Letter | Published:

Earthquake in Burma

Nature volume 100, pages 265266 (06 December 1917) | Download Citation

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Abstract

AN earthquake of some intensity was felt in parts of Lower Burma in the early morning of July 5 last, when the moon was in total eclipse. The only damage reported was at a famous pagoda at Pegu, a town fortysix miles distant by rail from Rangoon, an ancient structure held in great veneration by all Buddhists, and towering 324 ft. over all surrounding buildings. Its golden cone, or umbrella, studded with jewels to the value of many thousand pounds sterling, was shaken down, destroying several smaller pagodas at its base. Fortunately, there seems to have been no loss of life, for the fall happened about 4.40 a.m., when most people were in bed. On festival or fast days there are often thousands of visitors in the precincts of the pagoda, for worshippers come from hundreds of miles distant to this famous shrine, and though the population of the town is less than 20,000, there are often 150,000 there on such occasions. The pagoda trustees and Buddhist elders at once took steps and formed a committee to supervise the removal of the débris and to recover the valuable jewels which had fallen, and in this the civil and police officials rendered every assistance. The Lieutenant-Governor, directly he heard of the disaster, telegraphed to the Deputy-Commissioner:—“His Honour is much distressed to hear of the damage done by the earthquake to your beautiful Shwemawdaw Pagoda, and would be glad if you would kindly convey his sympathy to the pagoda trustees.” The trustees wired the following reply:—“We thank his Honour most sincerely for his telegram expressing sympathy at damage done to our beautiful pagoda. Some valuables discovered among the débris.”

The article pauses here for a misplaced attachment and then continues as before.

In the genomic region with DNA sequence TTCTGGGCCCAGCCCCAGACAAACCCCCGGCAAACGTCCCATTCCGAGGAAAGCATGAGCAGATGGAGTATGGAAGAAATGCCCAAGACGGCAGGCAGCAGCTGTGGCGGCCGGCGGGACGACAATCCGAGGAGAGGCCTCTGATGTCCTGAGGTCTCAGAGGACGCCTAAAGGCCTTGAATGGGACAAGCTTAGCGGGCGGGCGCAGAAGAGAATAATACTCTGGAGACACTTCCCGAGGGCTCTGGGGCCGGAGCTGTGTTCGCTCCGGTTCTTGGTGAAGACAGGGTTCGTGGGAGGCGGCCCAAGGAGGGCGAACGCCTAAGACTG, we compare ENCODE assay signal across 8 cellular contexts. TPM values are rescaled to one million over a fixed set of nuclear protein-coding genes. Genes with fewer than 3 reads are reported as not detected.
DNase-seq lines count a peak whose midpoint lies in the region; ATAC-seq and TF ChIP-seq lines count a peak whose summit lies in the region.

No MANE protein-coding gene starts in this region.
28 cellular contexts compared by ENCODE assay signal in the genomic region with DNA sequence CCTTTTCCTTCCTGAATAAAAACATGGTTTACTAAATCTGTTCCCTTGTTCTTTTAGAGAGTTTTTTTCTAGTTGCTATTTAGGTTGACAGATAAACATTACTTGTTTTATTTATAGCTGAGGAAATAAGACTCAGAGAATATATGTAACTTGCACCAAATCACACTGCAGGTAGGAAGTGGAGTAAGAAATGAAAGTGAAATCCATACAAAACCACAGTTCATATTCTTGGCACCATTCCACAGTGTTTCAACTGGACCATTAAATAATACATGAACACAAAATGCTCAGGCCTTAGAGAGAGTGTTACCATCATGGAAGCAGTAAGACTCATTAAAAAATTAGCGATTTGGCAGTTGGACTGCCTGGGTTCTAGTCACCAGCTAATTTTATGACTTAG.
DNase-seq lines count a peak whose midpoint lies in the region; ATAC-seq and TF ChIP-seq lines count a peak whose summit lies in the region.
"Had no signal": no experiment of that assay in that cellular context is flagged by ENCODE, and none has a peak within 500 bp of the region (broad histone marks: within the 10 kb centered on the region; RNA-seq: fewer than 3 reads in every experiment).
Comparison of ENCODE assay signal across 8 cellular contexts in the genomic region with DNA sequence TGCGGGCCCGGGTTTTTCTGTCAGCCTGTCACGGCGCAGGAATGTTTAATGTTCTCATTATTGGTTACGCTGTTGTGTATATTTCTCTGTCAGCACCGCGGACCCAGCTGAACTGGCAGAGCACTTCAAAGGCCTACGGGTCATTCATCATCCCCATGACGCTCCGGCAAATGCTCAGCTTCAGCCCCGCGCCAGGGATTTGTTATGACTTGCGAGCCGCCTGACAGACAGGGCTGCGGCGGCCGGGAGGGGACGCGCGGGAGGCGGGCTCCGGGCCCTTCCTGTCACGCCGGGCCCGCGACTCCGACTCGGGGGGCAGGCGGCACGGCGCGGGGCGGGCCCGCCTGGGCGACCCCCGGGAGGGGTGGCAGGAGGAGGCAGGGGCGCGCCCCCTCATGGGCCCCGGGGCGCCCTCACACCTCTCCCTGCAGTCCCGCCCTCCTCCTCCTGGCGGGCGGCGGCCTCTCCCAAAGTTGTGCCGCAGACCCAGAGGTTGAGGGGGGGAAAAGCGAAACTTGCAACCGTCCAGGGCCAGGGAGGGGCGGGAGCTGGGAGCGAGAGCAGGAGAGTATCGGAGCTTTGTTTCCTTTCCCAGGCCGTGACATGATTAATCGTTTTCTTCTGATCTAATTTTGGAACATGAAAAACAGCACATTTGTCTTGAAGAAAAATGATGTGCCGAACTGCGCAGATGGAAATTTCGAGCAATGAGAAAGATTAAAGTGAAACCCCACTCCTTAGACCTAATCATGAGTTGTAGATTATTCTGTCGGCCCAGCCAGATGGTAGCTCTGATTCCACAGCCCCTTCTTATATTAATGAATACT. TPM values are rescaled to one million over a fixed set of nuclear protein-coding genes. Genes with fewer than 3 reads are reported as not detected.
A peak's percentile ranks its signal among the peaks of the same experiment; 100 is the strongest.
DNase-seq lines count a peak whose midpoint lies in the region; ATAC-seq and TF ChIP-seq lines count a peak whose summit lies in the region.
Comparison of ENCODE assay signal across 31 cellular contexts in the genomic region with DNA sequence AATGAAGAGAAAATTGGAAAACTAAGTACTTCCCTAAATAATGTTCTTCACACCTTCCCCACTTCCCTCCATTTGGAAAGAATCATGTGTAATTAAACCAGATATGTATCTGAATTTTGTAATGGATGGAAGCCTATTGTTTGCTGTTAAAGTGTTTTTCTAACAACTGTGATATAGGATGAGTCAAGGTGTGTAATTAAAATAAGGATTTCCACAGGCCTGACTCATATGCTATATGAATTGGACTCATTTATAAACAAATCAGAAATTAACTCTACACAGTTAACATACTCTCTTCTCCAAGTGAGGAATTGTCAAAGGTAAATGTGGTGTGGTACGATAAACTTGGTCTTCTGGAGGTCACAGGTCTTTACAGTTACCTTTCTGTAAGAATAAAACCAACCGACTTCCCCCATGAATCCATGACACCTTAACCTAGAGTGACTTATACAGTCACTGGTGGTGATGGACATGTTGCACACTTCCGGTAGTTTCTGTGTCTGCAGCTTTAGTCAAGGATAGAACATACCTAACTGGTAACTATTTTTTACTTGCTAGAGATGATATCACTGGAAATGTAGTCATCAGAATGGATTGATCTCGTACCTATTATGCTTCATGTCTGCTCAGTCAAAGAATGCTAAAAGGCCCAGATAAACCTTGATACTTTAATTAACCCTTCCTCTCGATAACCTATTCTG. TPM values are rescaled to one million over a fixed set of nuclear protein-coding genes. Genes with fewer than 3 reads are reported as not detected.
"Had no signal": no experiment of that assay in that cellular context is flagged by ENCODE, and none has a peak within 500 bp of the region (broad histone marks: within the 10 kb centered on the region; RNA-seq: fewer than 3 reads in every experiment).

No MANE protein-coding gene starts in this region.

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  1. 42 Pyinmagon, Dalla P.O., Lower Burma.

    • F. N. BURN

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DOI

https://doi.org/10.1038/100265c0

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